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Standard Compliance has Two Different Meanings

Websites that are standards compliant may not been seen as standards-compliant. It—Actually—makes sense. However, when I was first learning how building websites with web standards was done, it made me crazy.

Web standards is Web Standards. Everyone should want websites that are compliant with web standards doctrines. Or, as commonly stated, “Everyone should have standards complaint sites”. Sites whose (X)HTML and Cascading Styles Sheets (CSS) pass validation, meets Accessibility guidelines and Universality principles.

That’s simple.

Then, you’ve got “Standards-Complaint Mode” where standards-compliant refers to User Agents (UAs) rendering a website either in standards-compliant mode or quirks mode. And, for added confusion, MS refers to quirks mode as Compatible Mode (or, Compat). [Note: Quirks mode and strict mode by Peter-Paul Koch offers an explanation of the differences found in standards and quirks modes.]

Think of it like this. Browsers know what they are suppose to do in “standards-compliant mode” and they guess in “quirks mode”.

This is what the Document Type Declaration, e.g., <!DOCTYPE html> [or, Document Type Definition (DTD), e.g., <!DOCTYPE html PUBLIC "-//W3C//DTD XHTML 1.0 Strict//EN" "http://www.w3.org/TR/xhtml1/DTD/xhtml1-strict.dtd">] does. It triggers standards-compliant mode.

What does the DocType do? Exactly.
It indicates how browsers interpret Cascading Style Sheets.

Most web developers needn’t concern themselves. They’ve copied-and-pasted DocTypes from existing sites and Everything works fine. (And, most CMS and Editors, e.g., Dreamweaver, templates default to XHTML 1.0/Transitional.) [Note: HTML 4.01/Strict and XHTML 1.0/Strict or Transitional invoke standards-compliant mode.] I could not recall visual examples of differences between standards and quirks modes: I did one. The following illustrates one reason why one should continue that practice.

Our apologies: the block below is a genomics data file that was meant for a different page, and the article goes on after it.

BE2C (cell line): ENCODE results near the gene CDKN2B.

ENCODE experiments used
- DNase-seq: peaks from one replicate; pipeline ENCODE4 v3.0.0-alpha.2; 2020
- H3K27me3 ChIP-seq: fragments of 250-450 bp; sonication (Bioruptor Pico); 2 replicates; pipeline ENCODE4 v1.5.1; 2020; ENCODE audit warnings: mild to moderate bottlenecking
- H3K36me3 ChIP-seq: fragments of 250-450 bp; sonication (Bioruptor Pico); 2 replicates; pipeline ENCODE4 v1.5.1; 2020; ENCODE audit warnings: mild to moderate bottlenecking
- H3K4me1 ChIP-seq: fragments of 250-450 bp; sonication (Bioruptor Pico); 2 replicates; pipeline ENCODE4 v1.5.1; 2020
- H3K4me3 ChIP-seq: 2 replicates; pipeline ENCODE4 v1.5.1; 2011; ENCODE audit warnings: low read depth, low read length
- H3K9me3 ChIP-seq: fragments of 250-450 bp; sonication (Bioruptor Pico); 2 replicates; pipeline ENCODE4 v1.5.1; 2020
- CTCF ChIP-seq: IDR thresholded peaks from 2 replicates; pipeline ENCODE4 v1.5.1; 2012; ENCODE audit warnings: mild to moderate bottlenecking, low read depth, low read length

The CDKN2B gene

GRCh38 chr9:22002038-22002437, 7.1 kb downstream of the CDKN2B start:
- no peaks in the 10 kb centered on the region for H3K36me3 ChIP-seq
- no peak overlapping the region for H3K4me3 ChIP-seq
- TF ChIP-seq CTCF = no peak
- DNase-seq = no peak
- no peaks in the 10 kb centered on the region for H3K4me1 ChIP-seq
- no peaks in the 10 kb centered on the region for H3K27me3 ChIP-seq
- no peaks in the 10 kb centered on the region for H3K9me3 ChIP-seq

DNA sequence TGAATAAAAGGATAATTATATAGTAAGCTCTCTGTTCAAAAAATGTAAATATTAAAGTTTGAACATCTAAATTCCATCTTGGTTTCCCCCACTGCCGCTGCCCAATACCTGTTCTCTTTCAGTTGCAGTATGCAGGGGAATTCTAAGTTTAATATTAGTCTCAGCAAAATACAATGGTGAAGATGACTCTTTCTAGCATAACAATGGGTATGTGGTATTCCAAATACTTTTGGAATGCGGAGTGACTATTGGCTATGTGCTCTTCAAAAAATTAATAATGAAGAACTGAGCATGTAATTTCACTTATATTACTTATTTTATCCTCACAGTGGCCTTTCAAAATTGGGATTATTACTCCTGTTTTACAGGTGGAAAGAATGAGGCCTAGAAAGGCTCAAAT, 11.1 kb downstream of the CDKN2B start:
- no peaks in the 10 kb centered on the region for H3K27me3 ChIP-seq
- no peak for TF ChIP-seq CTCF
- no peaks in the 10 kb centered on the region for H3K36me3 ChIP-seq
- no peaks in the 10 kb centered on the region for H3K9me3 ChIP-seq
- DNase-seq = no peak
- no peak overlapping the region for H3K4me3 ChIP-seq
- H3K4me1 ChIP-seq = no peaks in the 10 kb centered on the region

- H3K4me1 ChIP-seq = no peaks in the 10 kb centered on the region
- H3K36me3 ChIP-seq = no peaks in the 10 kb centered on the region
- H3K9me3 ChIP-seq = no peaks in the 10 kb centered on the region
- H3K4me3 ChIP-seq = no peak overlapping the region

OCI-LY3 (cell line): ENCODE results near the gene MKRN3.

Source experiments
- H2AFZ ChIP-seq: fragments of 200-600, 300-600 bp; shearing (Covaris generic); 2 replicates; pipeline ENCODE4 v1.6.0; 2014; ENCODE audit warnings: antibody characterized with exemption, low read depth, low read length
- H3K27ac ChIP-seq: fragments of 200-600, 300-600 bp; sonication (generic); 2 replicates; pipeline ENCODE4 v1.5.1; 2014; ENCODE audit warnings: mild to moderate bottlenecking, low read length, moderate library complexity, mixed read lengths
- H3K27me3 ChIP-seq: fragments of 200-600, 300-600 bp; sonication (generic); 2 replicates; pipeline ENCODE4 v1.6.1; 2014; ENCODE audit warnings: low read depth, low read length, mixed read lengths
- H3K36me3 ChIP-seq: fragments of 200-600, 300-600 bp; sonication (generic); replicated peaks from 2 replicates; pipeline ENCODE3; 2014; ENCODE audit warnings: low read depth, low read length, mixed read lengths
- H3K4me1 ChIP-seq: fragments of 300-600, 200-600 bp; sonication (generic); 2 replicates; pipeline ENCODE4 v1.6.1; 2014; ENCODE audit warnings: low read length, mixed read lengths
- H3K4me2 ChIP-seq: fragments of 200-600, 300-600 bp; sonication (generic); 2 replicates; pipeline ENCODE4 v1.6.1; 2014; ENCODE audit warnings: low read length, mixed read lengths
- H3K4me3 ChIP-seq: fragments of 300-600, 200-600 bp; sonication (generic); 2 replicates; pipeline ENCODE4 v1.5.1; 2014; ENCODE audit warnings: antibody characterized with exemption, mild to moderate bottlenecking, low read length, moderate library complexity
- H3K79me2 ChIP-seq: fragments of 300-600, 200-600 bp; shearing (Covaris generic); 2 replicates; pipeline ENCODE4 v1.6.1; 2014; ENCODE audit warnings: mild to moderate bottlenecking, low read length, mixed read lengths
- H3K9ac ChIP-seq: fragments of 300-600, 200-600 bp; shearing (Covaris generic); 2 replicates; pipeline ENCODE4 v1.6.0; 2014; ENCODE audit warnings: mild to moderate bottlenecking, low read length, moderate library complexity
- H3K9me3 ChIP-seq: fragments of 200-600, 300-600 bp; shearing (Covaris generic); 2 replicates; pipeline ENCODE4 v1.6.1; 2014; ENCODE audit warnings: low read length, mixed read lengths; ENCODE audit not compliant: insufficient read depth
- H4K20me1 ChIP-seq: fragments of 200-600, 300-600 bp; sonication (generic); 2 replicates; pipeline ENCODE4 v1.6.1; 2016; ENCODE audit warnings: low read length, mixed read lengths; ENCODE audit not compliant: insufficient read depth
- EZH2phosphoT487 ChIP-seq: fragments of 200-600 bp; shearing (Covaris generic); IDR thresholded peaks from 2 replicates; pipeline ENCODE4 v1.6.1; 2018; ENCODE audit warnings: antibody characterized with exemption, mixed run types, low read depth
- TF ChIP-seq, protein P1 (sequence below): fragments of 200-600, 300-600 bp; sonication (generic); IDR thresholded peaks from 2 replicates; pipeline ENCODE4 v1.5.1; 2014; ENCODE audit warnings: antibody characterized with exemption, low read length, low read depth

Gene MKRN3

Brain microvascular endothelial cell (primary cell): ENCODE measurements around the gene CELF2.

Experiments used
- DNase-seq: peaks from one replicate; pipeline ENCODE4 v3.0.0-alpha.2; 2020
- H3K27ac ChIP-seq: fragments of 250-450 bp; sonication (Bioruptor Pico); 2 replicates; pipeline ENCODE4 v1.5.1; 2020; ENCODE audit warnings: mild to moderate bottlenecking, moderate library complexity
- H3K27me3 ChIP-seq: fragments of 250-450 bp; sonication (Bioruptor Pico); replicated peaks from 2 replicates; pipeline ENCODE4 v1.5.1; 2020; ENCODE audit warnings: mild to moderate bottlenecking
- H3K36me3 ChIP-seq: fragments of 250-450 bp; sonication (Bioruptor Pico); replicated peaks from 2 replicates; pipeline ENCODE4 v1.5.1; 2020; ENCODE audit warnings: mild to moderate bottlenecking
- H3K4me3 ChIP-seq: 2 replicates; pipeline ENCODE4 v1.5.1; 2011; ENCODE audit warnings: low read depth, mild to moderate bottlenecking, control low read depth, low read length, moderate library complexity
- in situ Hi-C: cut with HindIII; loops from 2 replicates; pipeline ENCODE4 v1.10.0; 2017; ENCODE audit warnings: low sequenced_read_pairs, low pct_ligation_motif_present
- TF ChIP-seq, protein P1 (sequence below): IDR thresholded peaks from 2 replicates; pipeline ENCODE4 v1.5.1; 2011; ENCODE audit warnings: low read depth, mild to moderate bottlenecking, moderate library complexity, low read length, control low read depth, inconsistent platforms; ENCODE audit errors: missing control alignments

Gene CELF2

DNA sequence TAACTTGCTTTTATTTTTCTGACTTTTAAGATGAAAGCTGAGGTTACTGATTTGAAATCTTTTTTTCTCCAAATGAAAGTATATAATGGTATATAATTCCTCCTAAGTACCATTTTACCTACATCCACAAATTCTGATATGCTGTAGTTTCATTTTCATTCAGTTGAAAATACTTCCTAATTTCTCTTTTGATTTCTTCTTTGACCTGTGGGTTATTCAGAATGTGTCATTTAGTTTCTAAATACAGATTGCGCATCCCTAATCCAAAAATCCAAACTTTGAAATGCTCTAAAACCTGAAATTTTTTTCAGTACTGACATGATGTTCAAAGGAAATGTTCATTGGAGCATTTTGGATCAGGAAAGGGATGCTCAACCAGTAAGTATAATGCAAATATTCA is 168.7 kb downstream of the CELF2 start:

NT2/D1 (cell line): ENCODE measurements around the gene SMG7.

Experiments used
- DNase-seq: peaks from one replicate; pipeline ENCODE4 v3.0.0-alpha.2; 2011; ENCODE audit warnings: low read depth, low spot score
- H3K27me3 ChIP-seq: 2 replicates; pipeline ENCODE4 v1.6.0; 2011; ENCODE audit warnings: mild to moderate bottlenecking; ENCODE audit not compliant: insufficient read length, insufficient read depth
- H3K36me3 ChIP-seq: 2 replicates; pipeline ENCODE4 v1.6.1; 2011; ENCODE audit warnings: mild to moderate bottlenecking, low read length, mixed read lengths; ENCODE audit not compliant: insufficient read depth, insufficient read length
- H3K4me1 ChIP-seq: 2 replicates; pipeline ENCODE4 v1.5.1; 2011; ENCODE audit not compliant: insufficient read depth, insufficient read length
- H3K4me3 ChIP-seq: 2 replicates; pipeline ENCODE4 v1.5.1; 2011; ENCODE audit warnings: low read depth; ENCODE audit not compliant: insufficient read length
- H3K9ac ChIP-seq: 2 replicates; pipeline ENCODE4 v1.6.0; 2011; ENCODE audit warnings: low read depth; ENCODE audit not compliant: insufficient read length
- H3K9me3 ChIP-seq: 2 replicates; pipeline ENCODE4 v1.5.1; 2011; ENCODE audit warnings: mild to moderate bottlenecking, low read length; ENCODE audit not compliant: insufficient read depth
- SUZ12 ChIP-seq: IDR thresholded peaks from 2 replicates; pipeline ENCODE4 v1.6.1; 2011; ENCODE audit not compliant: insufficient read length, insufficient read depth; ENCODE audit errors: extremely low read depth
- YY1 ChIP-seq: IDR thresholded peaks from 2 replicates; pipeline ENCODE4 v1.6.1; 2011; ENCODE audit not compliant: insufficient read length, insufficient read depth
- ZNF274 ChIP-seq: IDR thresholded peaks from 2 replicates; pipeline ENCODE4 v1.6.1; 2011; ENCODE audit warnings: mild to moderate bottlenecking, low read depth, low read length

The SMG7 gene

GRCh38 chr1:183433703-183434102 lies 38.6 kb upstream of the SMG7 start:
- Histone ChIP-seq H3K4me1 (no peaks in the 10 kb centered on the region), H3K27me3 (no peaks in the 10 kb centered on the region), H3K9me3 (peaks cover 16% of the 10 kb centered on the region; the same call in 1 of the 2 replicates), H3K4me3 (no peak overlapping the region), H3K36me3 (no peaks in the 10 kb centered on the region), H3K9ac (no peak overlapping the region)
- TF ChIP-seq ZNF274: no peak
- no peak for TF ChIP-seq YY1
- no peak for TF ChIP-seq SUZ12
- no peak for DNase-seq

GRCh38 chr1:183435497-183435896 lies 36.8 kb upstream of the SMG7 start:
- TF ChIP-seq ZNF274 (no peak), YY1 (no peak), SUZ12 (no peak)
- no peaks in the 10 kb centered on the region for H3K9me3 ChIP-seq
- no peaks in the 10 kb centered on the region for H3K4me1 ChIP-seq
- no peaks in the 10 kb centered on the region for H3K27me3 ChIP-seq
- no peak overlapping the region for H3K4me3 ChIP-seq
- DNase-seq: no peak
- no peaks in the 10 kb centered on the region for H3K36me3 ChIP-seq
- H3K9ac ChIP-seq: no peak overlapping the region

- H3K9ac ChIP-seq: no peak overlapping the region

I took the home page of this site, duplicated it but removed the DocType, gave it a new URI, i.e., doctype-missing.html and used forward/back buttons in various browsers to view the differences. IE6 was most dramatic.


Elementary Standards screenshot of home page as seen in IE6 quirks mode

The header is set-up with margins.
div#header { width: 690px; height: 57px; margin: 0 0 0 240px ; padding: 0; }
The left column is absolutely positioned.
div#leftColumn { position: absolute; top: 75px; left: 0; width: 300px; margin: 0; padding: 0; text-align: right; }
The right column absolutely positioned.
div#supplemental { position: absolute; right: 10px; top: 100px; width: 230px; color: #333; font: .9em Times, serif; }
The middle column is set-up with margins.
div#fluidity { margin: 25px 240px 0 300px; padding: 0 10px 0 20px; }
The error occurs because of this {position:absolute}.
p#jumpContent { position: absolute; top: -60px; right: 20px; display: block; width: 100px; »
height: 50px; margin: 0; padding: 0; text-indent: -9999px; }

IE6 in quirks mode was the most dramatic because of its understanding of negative positioning: it has difficulty. It inserted the “Jump Content” paragraph into the HTML thereby forcing the “Header Division” downwards by 50px.

[Note: Safari, Firefox - Mac/PC and Opera - Mac/PC shifted text upwards due to collapsed padding. IE6 also collapsed the site preamble. (See second arrow.) Opera - Mac/PC shifted the absolute positioned left and right columns upwards by 10px.]

This site doesn’t—Really—have concrete adverse affects with being rendered in quirks mode (excepting IE6. And, even that could be corrected by statically placing the “Jump Content” paragraph in the HTML sans negative margins). The 3px and 10px shifts are negligible; the whitespace of this site absorbs them.

However, pixel-perfect designs would fail, wouldn’t they.

Those are the two differences of standard(s) compliant.

Sean Fraser posted this on February 8, 2007 09:12 AM.

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Devon Young wrote this at February 8, 2007 12:47 PM

That sounds like fun! I think I'll try seeing how my current design would look in quirks mode. I haven't bothered with quirks mode in years because strict makes life so much easier for me.

Comment Author Gravatar
Sean Fraser wrote this at February 8, 2007 01:01 PM

Devon: It is fun. I monkeyed several well-known sites: copy code, set-up versions in Strict/Transitional and Standards/Quirks, paste onto my server and view in different browsers. Things do change.

I prefer Strict, too.

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The Elementary Standards: A Compendium of Web Standards, CSS, Linguistics and Search Engine Optimization methodology Copyright ©2005-2007 Sean Fraser. All work is published under a Creative Commons License. All Rights Reserved.

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